Jawbone filed a lawsuit against Fitbit on Wednesday alleging that Fitbit has hired Jawbone employees away from the company for the purpose of finding out confidential information about Jawbone.
Fitbit filed an initial public offering on May 7. In that filing, the company noted that it has 68 percent of the fitness tracking wearable device market and that it had a profit of $131.8 million in 2014.
The lawsuit, filed in the Superior Court of the State of California for the County of San Francisco (the county in which both companies are headquartered), alleges four causes of action:
- Misappropriation of trade secrets
- Breach of contract
- Breach of implied covenant of good faith and fair dealing
- Unfair and unlawful business practices
The filing, which asks for a jury trial, states: "This case arises out of the clandestine efforts of Fitbit to steal talent, trade secrets and intellectual property from its chief competitor, Jawbone. Indeed, tacitly acknowledging that it lacked the proprietary technology, capabilities and expertise to progress to the next generation in a rapidly changing technology space and thereby deliver on the lofty promises and expectations conveyed to investors as part of its impending initial public offering (IPO)—promises that leading financial analysts have since criticized as being unsubstantiated and 'fuzzy' –Fitbit sought to overcome those shortcomings and its admitted difficulties in 'attracting and retaining highly skilled employees' by systematically plundering Jawbone employees and their competitor's critical trade secrets and intellectual property."
The lawsuit alleges that the plundering of employees began early this year when recruiters from Fitbit contacted about 30 percent of Jawbone's workforce. At least five of those employees joined Fitbit. Those five individuals are named as defendants in the lawsuit along with Fitbit.
The lawsuit stated: "As one Fitbit recruiter admitted in a moment of unguarded candor: 'Fitbit's objective is to decimate Jawbone.'"
Prior to the five employees leaving, the lawsuit alleges that they downloaded from their work computers onto USB thumb drives information related to the company's business plans as well as products and technology. The lawsuit also states that some of the employees used a product called CCleaner to conceal what they had done while others manually wiped their system logs to hide which files they had accessed in their last days with Jawbone.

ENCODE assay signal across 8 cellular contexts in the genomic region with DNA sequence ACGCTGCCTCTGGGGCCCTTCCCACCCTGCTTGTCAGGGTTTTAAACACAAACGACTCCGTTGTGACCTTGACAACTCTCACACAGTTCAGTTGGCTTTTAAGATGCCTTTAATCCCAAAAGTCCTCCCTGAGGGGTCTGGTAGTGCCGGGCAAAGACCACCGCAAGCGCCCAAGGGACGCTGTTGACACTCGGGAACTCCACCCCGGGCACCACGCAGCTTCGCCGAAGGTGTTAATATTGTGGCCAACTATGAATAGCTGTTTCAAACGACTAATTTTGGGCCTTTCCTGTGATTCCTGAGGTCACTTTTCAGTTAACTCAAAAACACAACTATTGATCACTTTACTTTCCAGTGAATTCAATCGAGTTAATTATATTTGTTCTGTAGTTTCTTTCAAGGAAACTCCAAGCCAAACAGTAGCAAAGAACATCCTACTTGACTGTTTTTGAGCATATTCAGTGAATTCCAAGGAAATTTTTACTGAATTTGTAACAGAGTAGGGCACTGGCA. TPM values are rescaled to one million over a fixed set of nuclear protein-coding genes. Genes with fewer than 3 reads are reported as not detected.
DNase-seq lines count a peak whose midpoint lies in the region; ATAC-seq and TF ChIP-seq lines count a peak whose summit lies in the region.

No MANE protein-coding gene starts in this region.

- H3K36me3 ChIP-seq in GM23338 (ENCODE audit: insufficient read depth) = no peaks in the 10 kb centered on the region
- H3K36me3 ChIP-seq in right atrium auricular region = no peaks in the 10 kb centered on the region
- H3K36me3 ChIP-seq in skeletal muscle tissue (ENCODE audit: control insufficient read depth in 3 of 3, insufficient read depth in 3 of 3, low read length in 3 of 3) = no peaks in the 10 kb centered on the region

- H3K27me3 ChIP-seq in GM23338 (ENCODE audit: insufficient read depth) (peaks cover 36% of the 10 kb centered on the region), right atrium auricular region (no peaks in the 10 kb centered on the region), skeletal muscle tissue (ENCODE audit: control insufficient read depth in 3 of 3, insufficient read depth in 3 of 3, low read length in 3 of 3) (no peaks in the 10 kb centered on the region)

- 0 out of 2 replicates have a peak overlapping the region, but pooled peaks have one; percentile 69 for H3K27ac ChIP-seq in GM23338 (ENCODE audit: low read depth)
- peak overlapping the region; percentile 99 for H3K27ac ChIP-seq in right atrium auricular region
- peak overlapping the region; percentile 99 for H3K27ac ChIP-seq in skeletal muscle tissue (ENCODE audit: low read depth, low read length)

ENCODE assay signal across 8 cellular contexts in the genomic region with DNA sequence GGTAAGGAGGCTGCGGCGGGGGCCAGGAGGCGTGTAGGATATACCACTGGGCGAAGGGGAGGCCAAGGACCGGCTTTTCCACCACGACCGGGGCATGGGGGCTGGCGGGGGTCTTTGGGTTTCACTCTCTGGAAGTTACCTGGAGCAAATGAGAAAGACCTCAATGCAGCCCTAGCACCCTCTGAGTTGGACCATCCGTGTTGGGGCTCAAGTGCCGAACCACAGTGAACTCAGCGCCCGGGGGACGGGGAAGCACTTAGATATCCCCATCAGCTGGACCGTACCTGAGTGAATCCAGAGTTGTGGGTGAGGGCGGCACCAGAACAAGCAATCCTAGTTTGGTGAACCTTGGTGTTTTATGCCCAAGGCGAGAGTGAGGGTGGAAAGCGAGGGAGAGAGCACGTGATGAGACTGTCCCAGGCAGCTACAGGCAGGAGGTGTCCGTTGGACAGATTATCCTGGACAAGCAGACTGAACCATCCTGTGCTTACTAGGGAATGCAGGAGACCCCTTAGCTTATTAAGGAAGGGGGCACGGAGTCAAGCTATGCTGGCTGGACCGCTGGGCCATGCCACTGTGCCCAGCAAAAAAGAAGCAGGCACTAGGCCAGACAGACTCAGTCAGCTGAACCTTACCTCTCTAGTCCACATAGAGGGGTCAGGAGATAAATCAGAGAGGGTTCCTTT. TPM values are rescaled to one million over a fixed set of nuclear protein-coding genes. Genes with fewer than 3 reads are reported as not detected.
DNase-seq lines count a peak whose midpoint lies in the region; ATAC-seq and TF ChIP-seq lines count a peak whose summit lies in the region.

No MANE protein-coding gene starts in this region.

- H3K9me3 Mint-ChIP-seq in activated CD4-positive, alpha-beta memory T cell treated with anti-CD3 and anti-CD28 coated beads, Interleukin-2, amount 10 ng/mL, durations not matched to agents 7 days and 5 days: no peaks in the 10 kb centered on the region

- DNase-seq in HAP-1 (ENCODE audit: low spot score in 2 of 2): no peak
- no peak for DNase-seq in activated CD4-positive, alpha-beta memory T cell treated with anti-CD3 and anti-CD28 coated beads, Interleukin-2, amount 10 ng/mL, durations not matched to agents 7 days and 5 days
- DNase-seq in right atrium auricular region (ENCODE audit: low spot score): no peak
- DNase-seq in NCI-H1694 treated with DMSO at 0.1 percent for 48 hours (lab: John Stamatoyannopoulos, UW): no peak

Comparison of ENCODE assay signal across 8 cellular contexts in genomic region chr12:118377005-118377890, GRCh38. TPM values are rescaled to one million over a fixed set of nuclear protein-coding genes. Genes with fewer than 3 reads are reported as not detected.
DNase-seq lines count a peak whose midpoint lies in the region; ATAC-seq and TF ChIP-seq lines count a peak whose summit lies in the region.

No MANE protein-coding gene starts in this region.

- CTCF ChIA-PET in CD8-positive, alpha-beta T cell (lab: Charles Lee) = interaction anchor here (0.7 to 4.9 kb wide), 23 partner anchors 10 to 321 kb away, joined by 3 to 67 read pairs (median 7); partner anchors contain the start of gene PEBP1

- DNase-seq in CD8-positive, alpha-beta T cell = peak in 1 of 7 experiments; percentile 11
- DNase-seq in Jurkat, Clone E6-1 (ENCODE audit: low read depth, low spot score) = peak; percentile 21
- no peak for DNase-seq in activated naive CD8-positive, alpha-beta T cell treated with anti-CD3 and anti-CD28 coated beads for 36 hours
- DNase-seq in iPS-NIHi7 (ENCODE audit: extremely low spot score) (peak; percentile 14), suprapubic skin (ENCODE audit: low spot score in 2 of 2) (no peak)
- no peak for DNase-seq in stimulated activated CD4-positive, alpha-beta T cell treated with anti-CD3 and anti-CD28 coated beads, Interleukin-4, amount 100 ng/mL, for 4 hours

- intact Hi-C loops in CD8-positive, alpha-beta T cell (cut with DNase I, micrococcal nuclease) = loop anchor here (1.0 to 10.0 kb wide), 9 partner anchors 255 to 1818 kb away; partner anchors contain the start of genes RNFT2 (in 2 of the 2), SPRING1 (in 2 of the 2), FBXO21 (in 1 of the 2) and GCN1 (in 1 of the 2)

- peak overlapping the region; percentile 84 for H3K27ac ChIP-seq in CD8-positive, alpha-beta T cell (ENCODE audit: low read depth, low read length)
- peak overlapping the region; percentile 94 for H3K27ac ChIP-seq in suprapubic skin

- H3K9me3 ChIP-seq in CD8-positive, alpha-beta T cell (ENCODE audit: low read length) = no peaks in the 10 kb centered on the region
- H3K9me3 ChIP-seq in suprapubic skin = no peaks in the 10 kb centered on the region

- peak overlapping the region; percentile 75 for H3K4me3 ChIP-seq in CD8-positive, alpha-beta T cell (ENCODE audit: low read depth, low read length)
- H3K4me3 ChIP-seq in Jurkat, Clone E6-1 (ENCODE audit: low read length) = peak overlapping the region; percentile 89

Jawbone employees must sign a confidentiality agreement in which they agree not to disclose Jawbone company secrets to others. The agreement, which Jawbone says each of the five employees signed, also noted that when their employment ends, they would not "copy, delete, or alter any information contained upon my Company computer or Company equipment before I return it to Company." It also notes that if they had moved any company information to a personal device, they would return that information to the company and delete it from the personal device before leaving the company.
Jawbone is seeking:
- Compensatory damages plus interest and prejudgment interest in an amount to be determined at trial
- Other economic and consequential damages in an amount to be determined at trial
- Punitive and exemplary damages in an amount appropriate to punish or set an example of the defendants
- Preliminary and permanent injunctive relief to prevent the individual defendants from disclosing any additional trade secrets
- Restitution of all profits made by defendants in the past and future, as a result of having engaged in the wrongful conducts which has or will damage Jawbone
- Attorneys' fees, witness fees and the costs of the litigation incurred by Jawbone in amount to be determined at trial; costs of the suit incurred
Earlier this month, Fitbit was hit was a class action lawsuit that made seven claims against the company, including false advertising, unfair competition and fraud related to sleep data.